Recent publications by law reform bodies worldwide

AuthorEilionóir Flynn - Joe Mcgrath
PositionB.C.L. (N.U.I.), Ph.D. Candidate, Faculty of Law, University College Cork - B.C.L. (N.U.I.), Ph.D. Candidate, Faculty of Law, University College Cork
2008] Law Reform Update 209
A. Australia
Privilege in Perspective: Client Legal Privilege in Federal
Final Report (ALRC 107)
December 2007
This Report combines the conceptual issues surrounding
client legal privilege with the practice of federal investigative
bodies as discussed in an earlier Discussion Paper (DP 73)
produced by the Commission. The Report also contains a number
of recommendations for reform of the current legal framework,
taking into account the views of various parties involved in the
investigative process. It was commissioned by the Attorney
General in the context of the rapidly increasing number of federal
agencies with investigative powers which have been operating in
Australia in recent years. The Report also affirms that the doctrine
of client legal privilege remains a fundamental principle of the
common law, and that insofar as problems have occurred in
relation to claims of client legal privilege, these lie broadly in the
area of practice and procedure rather than rationale.
The main recommendation of this Report is that the Federal
Australian parliament should enact legislation of general
application to protect client legal privilege claims in federal
investigations, where federal bodies use coercive information-
gathering powers. The Commission recommends that any new
legislation should clearly set out the situations where client legal
B.C.L. (N.U.I.), Ph.D. Candidate, Faculty of Law, University College Cork.
B.C.L. (N.U.I.), Ph.D. Candidate, Faculty of Law, University College Cork.
Judicial Studies Institute Journal [2008:1
privilege can be modified or abrogated. Since Australia is a
federal legal system, the Commission also recommends that the
Attorney General of Australia would initiate a process to
encourage all states and territories within Australia to enact
legislation in accordance with the federal standard. In relation to
the abrogation or modifications which the legislation could
recognise as legitimately limiting client legal privilege, the Report
recommends that these exceptions should take into account the
subject of the investigation and its importance, whether there is
any alternative means of obtaining the information in a timely and
complete manner, and whether the information is vital to the
success of the investigation in question. A full list of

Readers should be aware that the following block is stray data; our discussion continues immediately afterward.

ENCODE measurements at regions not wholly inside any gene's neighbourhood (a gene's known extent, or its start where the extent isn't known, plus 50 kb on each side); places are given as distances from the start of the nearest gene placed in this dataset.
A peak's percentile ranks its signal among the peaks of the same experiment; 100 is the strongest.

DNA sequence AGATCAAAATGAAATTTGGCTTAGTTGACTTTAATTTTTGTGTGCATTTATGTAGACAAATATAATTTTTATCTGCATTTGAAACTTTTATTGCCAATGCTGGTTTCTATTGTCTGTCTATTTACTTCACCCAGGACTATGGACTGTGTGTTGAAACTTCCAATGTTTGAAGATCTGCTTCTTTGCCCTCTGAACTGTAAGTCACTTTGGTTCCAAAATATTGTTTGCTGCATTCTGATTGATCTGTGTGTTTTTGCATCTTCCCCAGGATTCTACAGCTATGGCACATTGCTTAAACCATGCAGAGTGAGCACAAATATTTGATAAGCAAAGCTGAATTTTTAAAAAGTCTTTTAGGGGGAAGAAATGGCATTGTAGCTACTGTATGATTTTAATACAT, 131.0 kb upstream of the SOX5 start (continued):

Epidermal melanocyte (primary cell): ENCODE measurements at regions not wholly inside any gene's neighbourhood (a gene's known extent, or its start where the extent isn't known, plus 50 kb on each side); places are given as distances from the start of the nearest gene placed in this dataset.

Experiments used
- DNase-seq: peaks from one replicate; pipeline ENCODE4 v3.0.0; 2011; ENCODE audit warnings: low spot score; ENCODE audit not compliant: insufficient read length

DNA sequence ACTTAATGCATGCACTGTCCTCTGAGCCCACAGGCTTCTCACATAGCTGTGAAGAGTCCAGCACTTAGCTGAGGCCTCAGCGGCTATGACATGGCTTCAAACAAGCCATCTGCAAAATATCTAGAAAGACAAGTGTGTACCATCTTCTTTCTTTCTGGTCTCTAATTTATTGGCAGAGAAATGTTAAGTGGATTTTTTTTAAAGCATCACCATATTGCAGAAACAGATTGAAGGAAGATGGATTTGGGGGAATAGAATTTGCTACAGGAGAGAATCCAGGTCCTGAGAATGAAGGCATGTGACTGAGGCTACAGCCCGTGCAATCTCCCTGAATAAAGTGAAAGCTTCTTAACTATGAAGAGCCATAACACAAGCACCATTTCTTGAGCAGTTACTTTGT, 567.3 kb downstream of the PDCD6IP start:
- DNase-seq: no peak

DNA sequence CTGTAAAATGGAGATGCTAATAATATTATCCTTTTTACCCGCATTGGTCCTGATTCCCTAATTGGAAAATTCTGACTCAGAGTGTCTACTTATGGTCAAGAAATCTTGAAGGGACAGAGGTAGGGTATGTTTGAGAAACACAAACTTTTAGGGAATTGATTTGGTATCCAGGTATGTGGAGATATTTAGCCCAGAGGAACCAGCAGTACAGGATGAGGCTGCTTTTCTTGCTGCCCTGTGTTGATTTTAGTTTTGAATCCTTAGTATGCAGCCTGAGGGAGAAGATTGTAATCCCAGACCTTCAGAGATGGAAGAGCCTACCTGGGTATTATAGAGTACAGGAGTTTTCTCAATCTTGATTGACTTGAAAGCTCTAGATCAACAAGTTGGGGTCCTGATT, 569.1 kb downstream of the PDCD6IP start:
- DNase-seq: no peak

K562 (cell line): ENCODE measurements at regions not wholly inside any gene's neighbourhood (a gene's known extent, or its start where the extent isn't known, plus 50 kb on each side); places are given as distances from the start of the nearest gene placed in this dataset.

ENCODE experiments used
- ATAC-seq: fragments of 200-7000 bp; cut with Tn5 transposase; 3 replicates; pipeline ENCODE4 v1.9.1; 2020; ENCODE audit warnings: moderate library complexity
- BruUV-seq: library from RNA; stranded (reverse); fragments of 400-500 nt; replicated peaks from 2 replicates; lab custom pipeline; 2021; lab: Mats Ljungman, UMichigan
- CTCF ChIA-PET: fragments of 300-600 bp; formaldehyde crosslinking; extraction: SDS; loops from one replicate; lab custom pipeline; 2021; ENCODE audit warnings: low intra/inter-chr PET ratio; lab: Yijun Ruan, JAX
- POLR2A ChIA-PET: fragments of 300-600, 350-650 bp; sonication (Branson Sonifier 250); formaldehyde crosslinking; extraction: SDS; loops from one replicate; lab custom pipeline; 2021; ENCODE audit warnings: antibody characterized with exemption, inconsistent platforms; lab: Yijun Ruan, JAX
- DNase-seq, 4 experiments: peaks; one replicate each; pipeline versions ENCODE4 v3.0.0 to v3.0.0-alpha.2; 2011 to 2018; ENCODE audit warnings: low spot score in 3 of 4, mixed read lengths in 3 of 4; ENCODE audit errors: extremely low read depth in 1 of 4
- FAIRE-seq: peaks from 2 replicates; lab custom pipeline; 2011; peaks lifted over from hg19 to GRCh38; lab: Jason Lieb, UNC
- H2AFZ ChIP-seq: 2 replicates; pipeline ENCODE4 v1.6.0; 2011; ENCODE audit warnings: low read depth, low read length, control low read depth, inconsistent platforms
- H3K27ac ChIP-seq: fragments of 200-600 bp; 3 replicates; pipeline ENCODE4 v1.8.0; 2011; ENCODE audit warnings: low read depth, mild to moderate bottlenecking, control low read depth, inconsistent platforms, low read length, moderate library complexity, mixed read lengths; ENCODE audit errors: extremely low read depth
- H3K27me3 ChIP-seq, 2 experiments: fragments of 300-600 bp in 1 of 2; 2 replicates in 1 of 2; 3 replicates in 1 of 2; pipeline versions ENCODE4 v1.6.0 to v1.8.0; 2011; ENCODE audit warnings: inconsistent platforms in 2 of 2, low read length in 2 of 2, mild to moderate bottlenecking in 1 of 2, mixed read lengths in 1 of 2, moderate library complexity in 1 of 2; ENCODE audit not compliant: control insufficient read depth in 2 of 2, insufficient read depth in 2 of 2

recommendations precedes the main body of the Report.
B. British Columbia
Predatory Lending Issues in Canada
CCEL Report No. 4 / BCLI Study Paper No. 3
February 2008
This Study Paper was prepared by the Canadian Centre for
Elder Law, a division of the British Columbia Law Institute. It
aims to promote discussion on the issue of predatory lending in
Canada. Predatory lending occurs when a lender deceptively
persuades a borrower to agree to abusive loan terms. The Paper
suggests that the issue is closely related to abuses in the sub-
prime loan market whereby vulnerable borrowers are victimised
due to their desperate financial circumstances. In particular, it
emphasises that the elderly are especially vulnerable to predatory
victimisation because of their reliance on fixed incomes, the
substantial concentration of equity vested in their homes and their
unfamiliarity with the credit market.
The Study Paper is split into six parts. Part 1 challenges the
assumption that predatory lending practices are infrequent in
Canada. Part 2 analyses the issues raised by predatory lending
practices. Part 3 discusses the factors in the Canadian mortgage
market that may encourage or deter the development of such
2008] Law Reform Update 211
practices. Part 4 highlights the inadequacies of the existing
Canadian legal measures to remedy abusive lending practices;
measures which it suggests are outdated and piecemeal. Part 5
summarises several options for reform of the law which are based
on American legislation and the suggestions of leading academics
in the field of predatory lending. Part 6 calls for further research
into predatory lending issues in Canada and urges the legislature
to acknowledge the issue. Though the Paper suggests that
predatory lending is an emerging issue and that it would be
premature to call for law reform at such an early stage, it is clear
from the content and tone of the Paper that the Institute believes
that some reform of the law should be implemented.
C. England and Wales
Insurable Interest
Issues Paper 4
January 2008
This Paper was drafted by the teams working on the
insurance contract law review at the English and Scottish Law
Commissions and sets out a number of tentative proposals on
reforming the law of insurable interest. Insurable interest requires
that an insurance policy holder must gain a benefit from the
preservation of the subject matter of the insurance or suffer a
disadvantage if it is lost. The Paper notes that the law is very
complex due not only to inconsistent legislation but also due to
differences between different types of insurance. The Paper
distinguishes between the different types of insurance including
indemnity and non-indemnity insurance and discusses a number
of related issues.
The Paper identifies a number of problems with the current
law. It suggests that the rules are particularly restrictive with
regard to life assurance. In particular the Paper highlights
concerns relating to the legal recognition of life insurance policies
taken by non-spouses, the unsuitability of assignment as a remedy
in this regard, the limitations relating to the insurance of

To continue reading

Request your trial

VLEX uses login cookies to provide you with a better browsing experience. If you click on 'Accept' or continue browsing this site we consider that you accept our cookie policy. ACCEPT